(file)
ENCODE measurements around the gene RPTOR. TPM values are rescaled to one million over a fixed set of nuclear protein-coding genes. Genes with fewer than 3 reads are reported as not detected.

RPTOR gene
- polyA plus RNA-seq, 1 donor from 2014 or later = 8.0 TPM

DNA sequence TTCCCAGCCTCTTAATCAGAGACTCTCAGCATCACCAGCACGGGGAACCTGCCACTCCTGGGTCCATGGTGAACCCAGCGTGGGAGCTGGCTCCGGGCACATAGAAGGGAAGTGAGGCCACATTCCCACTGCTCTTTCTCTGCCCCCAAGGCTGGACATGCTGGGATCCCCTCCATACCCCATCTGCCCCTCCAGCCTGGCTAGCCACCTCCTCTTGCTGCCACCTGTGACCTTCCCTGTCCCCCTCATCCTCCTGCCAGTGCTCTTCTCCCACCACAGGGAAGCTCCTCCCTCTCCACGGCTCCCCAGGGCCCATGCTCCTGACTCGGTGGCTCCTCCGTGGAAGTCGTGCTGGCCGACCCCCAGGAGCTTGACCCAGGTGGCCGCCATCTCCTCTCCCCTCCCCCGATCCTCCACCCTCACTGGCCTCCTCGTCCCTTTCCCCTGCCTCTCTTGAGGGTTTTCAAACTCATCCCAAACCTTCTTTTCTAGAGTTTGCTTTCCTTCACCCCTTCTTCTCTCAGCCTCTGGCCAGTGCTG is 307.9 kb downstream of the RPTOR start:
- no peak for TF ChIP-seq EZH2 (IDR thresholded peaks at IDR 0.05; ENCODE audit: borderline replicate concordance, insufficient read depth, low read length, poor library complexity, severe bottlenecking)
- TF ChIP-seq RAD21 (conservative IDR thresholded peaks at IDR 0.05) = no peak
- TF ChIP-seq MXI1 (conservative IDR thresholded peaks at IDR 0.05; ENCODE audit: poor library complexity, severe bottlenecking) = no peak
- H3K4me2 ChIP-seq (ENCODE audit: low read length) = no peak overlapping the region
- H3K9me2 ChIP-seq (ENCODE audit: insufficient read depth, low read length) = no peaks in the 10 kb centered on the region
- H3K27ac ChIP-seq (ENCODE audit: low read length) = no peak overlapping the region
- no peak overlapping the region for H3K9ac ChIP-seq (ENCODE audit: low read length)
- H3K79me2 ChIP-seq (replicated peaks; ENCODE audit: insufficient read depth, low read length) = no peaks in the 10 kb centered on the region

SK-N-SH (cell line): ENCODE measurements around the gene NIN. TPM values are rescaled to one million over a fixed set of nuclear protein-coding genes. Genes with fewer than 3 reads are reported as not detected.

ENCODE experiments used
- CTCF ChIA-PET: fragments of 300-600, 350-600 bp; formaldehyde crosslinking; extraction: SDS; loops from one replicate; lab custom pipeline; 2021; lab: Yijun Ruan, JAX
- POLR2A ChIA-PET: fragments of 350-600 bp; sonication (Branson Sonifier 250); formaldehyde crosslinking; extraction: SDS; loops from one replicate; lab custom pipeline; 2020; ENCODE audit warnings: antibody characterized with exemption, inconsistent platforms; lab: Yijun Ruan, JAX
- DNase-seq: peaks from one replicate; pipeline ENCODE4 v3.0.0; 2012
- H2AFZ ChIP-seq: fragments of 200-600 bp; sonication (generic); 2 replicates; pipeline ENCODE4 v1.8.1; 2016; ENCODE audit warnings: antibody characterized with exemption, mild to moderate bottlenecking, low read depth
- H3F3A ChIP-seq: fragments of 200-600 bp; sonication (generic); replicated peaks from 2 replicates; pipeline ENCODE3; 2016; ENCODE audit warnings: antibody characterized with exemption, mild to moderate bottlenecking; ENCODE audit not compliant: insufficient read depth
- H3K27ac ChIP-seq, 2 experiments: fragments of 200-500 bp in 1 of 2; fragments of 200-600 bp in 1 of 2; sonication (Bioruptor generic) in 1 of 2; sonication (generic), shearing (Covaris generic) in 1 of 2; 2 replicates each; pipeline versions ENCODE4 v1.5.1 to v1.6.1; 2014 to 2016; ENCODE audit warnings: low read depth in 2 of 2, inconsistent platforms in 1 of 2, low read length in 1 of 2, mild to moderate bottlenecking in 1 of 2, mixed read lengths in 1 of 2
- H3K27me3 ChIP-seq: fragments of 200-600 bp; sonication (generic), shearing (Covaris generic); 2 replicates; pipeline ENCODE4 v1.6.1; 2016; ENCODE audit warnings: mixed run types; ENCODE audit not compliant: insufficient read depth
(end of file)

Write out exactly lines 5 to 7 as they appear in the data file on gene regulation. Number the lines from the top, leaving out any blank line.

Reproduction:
- no peak for TF ChIP-seq EZH2 (IDR thresholded peaks at IDR 0.05; ENCODE audit: borderline replicate concordance, insufficient read depth, low read length, poor library complexity, severe bottlenecking)
- TF ChIP-seq RAD21 (conservative IDR thresholded peaks at IDR 0.05) = no peak
- TF ChIP-seq MXI1 (conservative IDR thresholded peaks at IDR 0.05; ENCODE audit: poor library complexity, severe bottlenecking) = no peak